Apr 24 - Apr 26, 2019 - Bellingham, WA
Sep 25 - Sep 27, 2019 - Bellingham, WA
A Note about the Operations vs. Technician Level
American Alpine Institute Rope Rescue Technician courses are preceded by NFPA compliant Operations Level courses. If you would like to take both courses in a row, please inquire with the American Alpine Institute office.
Operations and Tech Combined Price: $1450
Inclusions and Exclusions
Included with the tuition are instructors, group equipment (both rescue and climbing), classroom location, permit fees, and transportation to and from field program locations.
Excluded are front-country lodging, personal climbing equipment, transportation to the classroom, food, trip insurance, camping equipment, and guide gratuities.
Any portion of this program, either the complete program or individual pieces of the program may be provided privately at any appropriate location. Please call the American Alpine Institute office for a quote.
Technical Rope Rescue Level II - Technician Organizations & Credentials
There are several organizations that oversee rescue standards in the United States. They all have different missions, but many of the core rope rescue components are the same.
Following is a list of the organizations that develop rope rescue standards. AAI's rescue programs align with these organizations and the standards they set fourth.
Mountain Rescue Association (MRA)
The MRA oversees a patchwork of volunteer and professional rescue teams in the United States and Canada. They develop standards and accredit local mountain rescue units in three disciplines: high-angle rescue, search, and snow.
National Fire Protection Association (NFPA)
The NFPA is an organization devoted to "eliminating death, injury, property and economic loss due to fire, electrical and related hazards." To do this, the organization develops codes and standards for individuals operating within the fire service. These standards include operating practices for technical rescue teams.
American Mountain Guides Association (AMGA)
The AMGA oversees technical mountain guides in the United States. The organization credentials instructors and guides, while also accrediting guide services. The AMGA recognizes three disciplines with several levels of certification. The disciplines are Rock, Alpine and Ski. Each discipline has rescue components on which instructors and guides are tested.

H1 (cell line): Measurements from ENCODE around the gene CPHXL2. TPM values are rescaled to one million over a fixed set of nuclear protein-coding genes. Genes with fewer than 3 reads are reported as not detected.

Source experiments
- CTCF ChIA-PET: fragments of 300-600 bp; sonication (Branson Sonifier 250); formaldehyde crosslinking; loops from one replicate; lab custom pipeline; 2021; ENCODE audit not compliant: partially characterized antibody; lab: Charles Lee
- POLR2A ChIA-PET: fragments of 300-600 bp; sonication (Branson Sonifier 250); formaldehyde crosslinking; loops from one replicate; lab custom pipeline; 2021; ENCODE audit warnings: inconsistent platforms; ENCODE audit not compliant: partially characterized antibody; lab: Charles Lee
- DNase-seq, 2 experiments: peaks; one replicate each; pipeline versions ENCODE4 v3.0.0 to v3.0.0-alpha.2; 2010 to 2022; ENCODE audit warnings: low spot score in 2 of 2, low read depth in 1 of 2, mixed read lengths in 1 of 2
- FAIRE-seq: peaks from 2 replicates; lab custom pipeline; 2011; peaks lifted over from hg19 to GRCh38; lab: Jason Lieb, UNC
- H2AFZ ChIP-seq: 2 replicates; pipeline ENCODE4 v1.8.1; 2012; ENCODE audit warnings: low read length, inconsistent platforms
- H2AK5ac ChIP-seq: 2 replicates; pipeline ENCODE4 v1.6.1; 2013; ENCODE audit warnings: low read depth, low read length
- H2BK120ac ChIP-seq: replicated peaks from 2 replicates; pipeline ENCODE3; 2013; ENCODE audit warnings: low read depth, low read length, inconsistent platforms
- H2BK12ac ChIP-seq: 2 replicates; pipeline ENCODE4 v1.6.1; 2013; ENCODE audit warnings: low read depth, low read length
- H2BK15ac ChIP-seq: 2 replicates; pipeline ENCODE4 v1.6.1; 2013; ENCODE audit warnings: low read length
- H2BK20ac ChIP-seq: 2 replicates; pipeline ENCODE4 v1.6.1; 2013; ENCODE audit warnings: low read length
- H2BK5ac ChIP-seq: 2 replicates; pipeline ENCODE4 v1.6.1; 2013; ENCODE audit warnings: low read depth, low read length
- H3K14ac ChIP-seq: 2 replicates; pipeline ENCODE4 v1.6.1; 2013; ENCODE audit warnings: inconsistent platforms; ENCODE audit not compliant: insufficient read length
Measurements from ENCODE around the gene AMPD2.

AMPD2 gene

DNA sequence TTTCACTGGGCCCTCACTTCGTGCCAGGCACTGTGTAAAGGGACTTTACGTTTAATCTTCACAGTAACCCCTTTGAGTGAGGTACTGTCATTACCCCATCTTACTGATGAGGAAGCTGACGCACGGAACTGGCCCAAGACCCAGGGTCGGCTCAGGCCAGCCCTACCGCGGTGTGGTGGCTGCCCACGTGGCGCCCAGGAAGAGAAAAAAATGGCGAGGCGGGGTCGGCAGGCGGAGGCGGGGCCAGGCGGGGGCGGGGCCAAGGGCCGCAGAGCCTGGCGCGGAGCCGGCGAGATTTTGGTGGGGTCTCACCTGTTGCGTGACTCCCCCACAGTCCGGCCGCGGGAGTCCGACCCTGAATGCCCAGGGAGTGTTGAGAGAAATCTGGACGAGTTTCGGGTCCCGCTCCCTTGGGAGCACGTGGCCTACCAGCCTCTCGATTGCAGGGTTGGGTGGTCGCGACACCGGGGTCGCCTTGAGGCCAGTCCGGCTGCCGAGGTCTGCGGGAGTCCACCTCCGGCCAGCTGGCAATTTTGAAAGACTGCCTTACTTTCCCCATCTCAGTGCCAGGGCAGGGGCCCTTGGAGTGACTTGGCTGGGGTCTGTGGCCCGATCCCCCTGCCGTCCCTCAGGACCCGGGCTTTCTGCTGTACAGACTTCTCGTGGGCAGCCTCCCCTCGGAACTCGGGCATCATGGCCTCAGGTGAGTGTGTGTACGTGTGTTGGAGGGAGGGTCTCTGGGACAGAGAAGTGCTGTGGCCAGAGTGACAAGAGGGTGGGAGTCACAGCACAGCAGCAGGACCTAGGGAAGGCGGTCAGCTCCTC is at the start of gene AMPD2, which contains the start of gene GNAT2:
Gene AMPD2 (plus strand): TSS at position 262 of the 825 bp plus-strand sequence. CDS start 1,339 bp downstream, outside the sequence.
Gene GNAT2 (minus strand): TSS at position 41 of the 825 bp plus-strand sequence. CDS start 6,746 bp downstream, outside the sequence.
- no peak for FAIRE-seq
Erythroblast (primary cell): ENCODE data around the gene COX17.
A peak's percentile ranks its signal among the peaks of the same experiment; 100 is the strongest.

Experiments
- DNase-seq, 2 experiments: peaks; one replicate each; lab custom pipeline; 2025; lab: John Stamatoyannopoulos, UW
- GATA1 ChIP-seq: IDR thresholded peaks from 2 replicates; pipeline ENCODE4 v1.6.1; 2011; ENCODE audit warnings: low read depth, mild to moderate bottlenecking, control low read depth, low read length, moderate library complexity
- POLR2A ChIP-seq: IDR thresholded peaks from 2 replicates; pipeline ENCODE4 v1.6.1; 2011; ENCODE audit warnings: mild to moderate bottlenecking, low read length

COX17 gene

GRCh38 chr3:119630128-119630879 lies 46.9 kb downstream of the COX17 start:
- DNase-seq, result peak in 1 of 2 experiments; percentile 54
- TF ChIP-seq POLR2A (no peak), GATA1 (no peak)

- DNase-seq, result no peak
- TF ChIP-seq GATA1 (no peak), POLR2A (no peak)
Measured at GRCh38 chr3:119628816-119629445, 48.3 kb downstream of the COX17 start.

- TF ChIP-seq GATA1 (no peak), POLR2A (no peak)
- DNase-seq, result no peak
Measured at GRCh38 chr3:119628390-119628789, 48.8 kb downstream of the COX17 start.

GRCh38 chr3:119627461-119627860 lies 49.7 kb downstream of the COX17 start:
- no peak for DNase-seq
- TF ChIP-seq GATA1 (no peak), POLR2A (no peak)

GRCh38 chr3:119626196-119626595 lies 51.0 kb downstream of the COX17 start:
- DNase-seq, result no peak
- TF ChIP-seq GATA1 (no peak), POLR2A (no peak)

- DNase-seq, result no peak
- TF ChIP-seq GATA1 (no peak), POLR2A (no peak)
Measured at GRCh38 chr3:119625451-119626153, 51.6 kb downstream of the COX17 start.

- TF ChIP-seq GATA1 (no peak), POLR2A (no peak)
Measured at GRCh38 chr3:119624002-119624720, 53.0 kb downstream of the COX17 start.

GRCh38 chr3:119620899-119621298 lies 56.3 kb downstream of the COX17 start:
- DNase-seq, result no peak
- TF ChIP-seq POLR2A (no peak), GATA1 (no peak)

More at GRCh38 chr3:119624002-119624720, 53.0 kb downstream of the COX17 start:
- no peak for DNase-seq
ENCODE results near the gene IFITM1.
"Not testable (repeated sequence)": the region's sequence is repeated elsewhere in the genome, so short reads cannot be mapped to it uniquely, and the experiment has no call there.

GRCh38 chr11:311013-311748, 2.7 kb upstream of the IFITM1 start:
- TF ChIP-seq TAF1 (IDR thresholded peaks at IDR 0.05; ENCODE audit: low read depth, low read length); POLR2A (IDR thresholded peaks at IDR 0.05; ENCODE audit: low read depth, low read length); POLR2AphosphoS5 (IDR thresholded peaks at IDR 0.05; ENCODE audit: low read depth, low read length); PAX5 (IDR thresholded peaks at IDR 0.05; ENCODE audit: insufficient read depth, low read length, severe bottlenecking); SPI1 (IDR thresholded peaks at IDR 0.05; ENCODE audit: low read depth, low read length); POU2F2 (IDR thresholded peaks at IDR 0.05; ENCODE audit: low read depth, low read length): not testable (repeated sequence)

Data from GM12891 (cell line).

International Technical Rescue Association (ITRA)
The ITRA is an organization that provides global recognition of technical rescue practitioners and instructors, across a wide range of rescue disciplines, including swiftwater, rope, boat, confined space and animal rescue.
Why should I complete my rescue training with the American Alpine Institute?
There are three primary reasons why you should consider AAI:
1) Experience: All AAI Instructors are also mountain guides with extensive and diverse experience in high-angle terrain. They work with ropes every day and constantly solve new technical problems. Additionally, all AAI rope rescue instructors have technical training from the American Mountain Guides Association.
2) Continuing Education: Members of the AAI Technical Rope Rescue Instructor Team get regular updates and continuing education in technical rescue. These updates come from a wide array of conferences and meetings. One or two Instructor Team members attend a given meeting and then bring what they learn back to the rest of the instructors, as well as to AAI students. The meetings and conferences attended on a regular basis include, but are not limited to, the International Technical Rescue Symposium, the International Commission on Alpine Rescue, the Mountain Rescue Association Annual Meeting, the Wilderness Risk Management Conference, and the American Mountain Guides Association.
3) Commitment to International Standards: The American Alpine Institute is a founding member of the International Technical Rescue Association (ITRA). AAI's programs are overseen by ITRA Level III Instructors, the highest level instructor recognized.
Technical Rope Rescue Level II - Technician Related Courses
United States - Alaska
United States - Washington
United States - California
United States - Nevada
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United States - Utah
Canada - British Columbia
South America - Argentina
South America - Bolivia
South America - Ecuador
South America - Patagonia
South America - Peru
Europe - Alps and Caucasus
Asia - Nepal and Tibet
Asia - China
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Africa - Tanzania
Pacific and Antarctica